How to Use a Tanning Bed Properly
Indoor tanning is quite popular and many people tend to use tanning beds quite regularly, especially in spring. However, some people don’t take recommendations from experts into account.
5-Minute Crafts would like to tell you about what things you should take into account before using a tanning bed and who should avoid this type of tanning.
❗ This article is for information only and can’t replace a doctor’s recommendations.
❗ To make sure indoor tanning is safe for you, consult a professional before visiting a tanning salon. They can help you determine your skin type and the time you can spend inside a tanning bed.
What a tanning bed is and how it works
A tanning bed is a light chamber used for indoor cosmetic tanning. A light chamber is an enclosed area with high-intensity lights in which a person can stand or lie down for a certain amount of time.
The device generates radiation almost identical to the sun’s radiation. Under its influence, the skin begins to actively synthesize melanocytes and acquire a bronze tint.
How indoor tanning affects the skin
The cells of the epidermis (the upper layer of the skin) are capable of producing the pigment melanin, which is responsible for the natural skin color. When the skin is exposed to UV radiation, it begins to produce more melanin and darkens, resulting in a tan.
❗ According to experts, there is no safe tan. A tan is a sign of skin damage and your skin tries to protect itself from ultraviolet radiation. The UV radiation in a tanning bed is 6 times stronger than the radiation of the midday summer sun, so you need to sunbathe in it with great caution. It’s worth remembering that strong or prolonged exposure to ultraviolet radiation can cause skin damage in the form of sunburns, irritation, redness, and swelling. It can also cause eye damage. Additionally, some studies show that tanning beds increase the risk of developing skin cancer.
How to use a tanning bed
- Remove your makeup before using a tanning bed to avoid accidental pigmentation and uneven tanning. Don’t wear perfume, as this may irritate the skin.
- Remove all jewelry. If you wear contact lenses, it’s also a good idea to remove them before entering the chamber.
- Avoid using sunscreen designed for sun tanning to have a smooth tan. Use products designed specifically for tanning salons.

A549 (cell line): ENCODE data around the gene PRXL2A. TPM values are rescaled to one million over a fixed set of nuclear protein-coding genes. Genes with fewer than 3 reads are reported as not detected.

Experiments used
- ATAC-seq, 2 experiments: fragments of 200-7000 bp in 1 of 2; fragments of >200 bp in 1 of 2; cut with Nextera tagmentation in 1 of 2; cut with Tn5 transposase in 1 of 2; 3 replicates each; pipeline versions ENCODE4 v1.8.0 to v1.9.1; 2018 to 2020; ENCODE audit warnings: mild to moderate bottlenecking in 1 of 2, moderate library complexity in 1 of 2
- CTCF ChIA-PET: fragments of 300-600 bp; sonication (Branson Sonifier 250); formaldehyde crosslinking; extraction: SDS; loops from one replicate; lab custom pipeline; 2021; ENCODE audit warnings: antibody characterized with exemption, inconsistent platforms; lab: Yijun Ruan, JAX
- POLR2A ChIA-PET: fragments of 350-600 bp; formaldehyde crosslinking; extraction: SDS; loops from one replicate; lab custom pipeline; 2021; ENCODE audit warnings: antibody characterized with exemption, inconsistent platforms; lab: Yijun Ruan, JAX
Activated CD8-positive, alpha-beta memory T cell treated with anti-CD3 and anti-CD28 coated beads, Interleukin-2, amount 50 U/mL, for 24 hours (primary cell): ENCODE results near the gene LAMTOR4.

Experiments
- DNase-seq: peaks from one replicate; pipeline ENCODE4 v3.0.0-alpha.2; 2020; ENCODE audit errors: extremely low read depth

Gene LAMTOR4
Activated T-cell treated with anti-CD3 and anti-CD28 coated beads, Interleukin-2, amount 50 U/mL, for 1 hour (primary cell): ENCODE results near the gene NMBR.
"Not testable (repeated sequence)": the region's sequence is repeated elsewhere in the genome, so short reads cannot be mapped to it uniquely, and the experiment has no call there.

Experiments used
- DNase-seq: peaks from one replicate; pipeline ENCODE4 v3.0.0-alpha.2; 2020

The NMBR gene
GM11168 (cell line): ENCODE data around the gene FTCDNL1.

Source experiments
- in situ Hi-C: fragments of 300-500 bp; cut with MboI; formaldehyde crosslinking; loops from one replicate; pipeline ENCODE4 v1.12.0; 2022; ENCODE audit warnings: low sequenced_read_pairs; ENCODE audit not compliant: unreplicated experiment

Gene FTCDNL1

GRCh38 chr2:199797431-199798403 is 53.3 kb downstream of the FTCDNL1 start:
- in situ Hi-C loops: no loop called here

- To protect your hair, put on a special cap before entering a light chamber. And so your lips don’t dry out, use a lip balm with a UV filter.
- Also, be sure to wear special glasses. Ultraviolet light can easily penetrate through closed eyelids and injure the retina.
- You can sunbathe in your underwear, swimsuit, or without any clothing at all. However, if you choose the latter option, be sure to use special stickers known as stikinis.
- It’s recommended to take a shower, apply a moisturizer to the body, and relax after using a tanning bed.
- People with sensitive skin are not recommended to spend more than 3 minutes in a tanning bed during the first session. For people with slightly dark skin, dark blond or brown hair, or gray or light brown eyes, the duration of the session can be increased to 10 minutes, and people with dark skin can sunbathe in the light chamber for even longer — up to 20 minutes.
- The frequency of using a tanning bed should be determined by the reaction of your skin to the “artificial sun.” For some people, it’s enough to use a tanning bed for a few minutes once a week, and others need to increase the interval up to 2 times a month. In any case, you shouldn’t use a tanning bed more often than once a day, and in case of a skin burn, you need to wait for a full recovery, and only then should you resume the procedure.
Who should avoid using tanning beds
In some cases, experts recommend either always or temporarily avoiding using a tanning bed. This is who should avoid using tanning beds:
- People with fair skin who are prone to freckling and with skin that burns easily in the sun
- Children since their skin has lower levels of melanin
- Women during their period since indoor tanning can increase discharge and exacerbate pain
- People who are taking certain medications (antibiotics, diuretics, hormonal therapy, etc.)
- Pregnant and lactating women
- People with a lot of moles and rashes on the body
- People with certain diseases (like problems with the liver, kidneys, and thyroid gland)
- After epilation and peeling
- Immediately after taking a shower or visiting a sauna